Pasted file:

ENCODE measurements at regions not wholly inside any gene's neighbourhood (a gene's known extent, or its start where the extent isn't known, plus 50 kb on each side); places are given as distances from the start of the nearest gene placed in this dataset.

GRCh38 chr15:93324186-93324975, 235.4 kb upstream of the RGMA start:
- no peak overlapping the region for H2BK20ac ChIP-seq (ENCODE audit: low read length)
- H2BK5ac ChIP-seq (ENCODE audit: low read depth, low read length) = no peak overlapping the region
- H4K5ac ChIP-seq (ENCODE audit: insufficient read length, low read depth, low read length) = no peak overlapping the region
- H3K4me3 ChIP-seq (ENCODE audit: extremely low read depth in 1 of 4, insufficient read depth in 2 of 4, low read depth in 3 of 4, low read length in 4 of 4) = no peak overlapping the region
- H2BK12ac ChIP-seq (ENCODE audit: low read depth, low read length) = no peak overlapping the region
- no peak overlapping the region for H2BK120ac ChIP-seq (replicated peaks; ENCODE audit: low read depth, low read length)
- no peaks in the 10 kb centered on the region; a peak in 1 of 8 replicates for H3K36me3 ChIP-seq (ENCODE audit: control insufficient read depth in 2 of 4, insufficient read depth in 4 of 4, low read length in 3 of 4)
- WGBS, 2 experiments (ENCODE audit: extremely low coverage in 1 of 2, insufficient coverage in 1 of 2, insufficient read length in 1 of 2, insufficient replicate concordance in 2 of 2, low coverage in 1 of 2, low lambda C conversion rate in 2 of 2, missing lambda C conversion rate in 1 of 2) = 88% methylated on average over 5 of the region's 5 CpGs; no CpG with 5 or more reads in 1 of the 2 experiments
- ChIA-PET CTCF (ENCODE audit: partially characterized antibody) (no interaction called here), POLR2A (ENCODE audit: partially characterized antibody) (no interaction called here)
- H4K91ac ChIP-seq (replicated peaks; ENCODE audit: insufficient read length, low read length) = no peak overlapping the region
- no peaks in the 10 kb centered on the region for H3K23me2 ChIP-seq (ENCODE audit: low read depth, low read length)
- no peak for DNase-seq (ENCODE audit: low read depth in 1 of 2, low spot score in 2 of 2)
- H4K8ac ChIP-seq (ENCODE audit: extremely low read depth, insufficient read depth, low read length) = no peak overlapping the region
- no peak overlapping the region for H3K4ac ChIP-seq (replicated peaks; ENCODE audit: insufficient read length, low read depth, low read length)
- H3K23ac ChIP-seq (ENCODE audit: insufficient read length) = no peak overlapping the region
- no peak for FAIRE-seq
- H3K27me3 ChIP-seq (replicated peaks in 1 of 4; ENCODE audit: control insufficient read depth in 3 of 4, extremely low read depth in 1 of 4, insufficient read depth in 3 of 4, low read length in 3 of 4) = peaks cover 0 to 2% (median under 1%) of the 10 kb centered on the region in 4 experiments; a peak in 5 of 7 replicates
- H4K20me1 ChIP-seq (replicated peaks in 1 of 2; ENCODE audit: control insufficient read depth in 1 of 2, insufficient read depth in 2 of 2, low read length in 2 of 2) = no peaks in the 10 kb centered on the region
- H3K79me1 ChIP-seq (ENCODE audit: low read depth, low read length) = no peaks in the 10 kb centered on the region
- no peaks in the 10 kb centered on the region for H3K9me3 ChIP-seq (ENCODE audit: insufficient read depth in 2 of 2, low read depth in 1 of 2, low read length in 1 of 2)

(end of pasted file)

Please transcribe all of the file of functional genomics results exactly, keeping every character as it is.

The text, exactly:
ENCODE measurements at regions not wholly inside any gene's neighbourhood (a gene's known extent, or its start where the extent isn't known, plus 50 kb on each side); places are given as distances from the start of the nearest gene placed in this dataset.

GRCh38 chr15:93324186-93324975, 235.4 kb upstream of the RGMA start:
- no peak overlapping the region for H2BK20ac ChIP-seq (ENCODE audit: low read length)
- H2BK5ac ChIP-seq (ENCODE audit: low read depth, low read length) = no peak overlapping the region
- H4K5ac ChIP-seq (ENCODE audit: insufficient read length, low read depth, low read length) = no peak overlapping the region
- H3K4me3 ChIP-seq (ENCODE audit: extremely low read depth in 1 of 4, insufficient read depth in 2 of 4, low read depth in 3 of 4, low read length in 4 of 4) = no peak overlapping the region
- H2BK12ac ChIP-seq (ENCODE audit: low read depth, low read length) = no peak overlapping the region
- no peak overlapping the region for H2BK120ac ChIP-seq (replicated peaks; ENCODE audit: low read depth, low read length)
- no peaks in the 10 kb centered on the region; a peak in 1 of 8 replicates for H3K36me3 ChIP-seq (ENCODE audit: control insufficient read depth in 2 of 4, insufficient read depth in 4 of 4, low read length in 3 of 4)
- WGBS, 2 experiments (ENCODE audit: extremely low coverage in 1 of 2, insufficient coverage in 1 of 2, insufficient read length in 1 of 2, insufficient replicate concordance in 2 of 2, low coverage in 1 of 2, low lambda C conversion rate in 2 of 2, missing lambda C conversion rate in 1 of 2) = 88% methylated on average over 5 of the region's 5 CpGs; no CpG with 5 or more reads in 1 of the 2 experiments
- ChIA-PET CTCF (ENCODE audit: partially characterized antibody) (no interaction called here), POLR2A (ENCODE audit: partially characterized antibody) (no interaction called here)
- H4K91ac ChIP-seq (replicated peaks; ENCODE audit: insufficient read length, low read length) = no peak overlapping the region
- no peaks in the 10 kb centered on the region for H3K23me2 ChIP-seq (ENCODE audit: low read depth, low read length)
- no peak for DNase-seq (ENCODE audit: low read depth in 1 of 2, low spot score in 2 of 2)
- H4K8ac ChIP-seq (ENCODE audit: extremely low read depth, insufficient read depth, low read length) = no peak overlapping the region
- no peak overlapping the region for H3K4ac ChIP-seq (replicated peaks; ENCODE audit: insufficient read length, low read depth, low read length)
- H3K23ac ChIP-seq (ENCODE audit: insufficient read length) = no peak overlapping the region
- no peak for FAIRE-seq
- H3K27me3 ChIP-seq (replicated peaks in 1 of 4; ENCODE audit: control insufficient read depth in 3 of 4, extremely low read depth in 1 of 4, insufficient read depth in 3 of 4, low read length in 3 of 4) = peaks cover 0 to 2% (median under 1%) of the 10 kb centered on the region in 4 experiments; a peak in 5 of 7 replicates
- H4K20me1 ChIP-seq (replicated peaks in 1 of 2; ENCODE audit: control insufficient read depth in 1 of 2, insufficient read depth in 2 of 2, low read length in 2 of 2) = no peaks in the 10 kb centered on the region
- H3K79me1 ChIP-seq (ENCODE audit: low read depth, low read length) = no peaks in the 10 kb centered on the region
- no peaks in the 10 kb centered on the region for H3K9me3 ChIP-seq (ENCODE audit: insufficient read depth in 2 of 2, low read depth in 1 of 2, low read length in 1 of 2)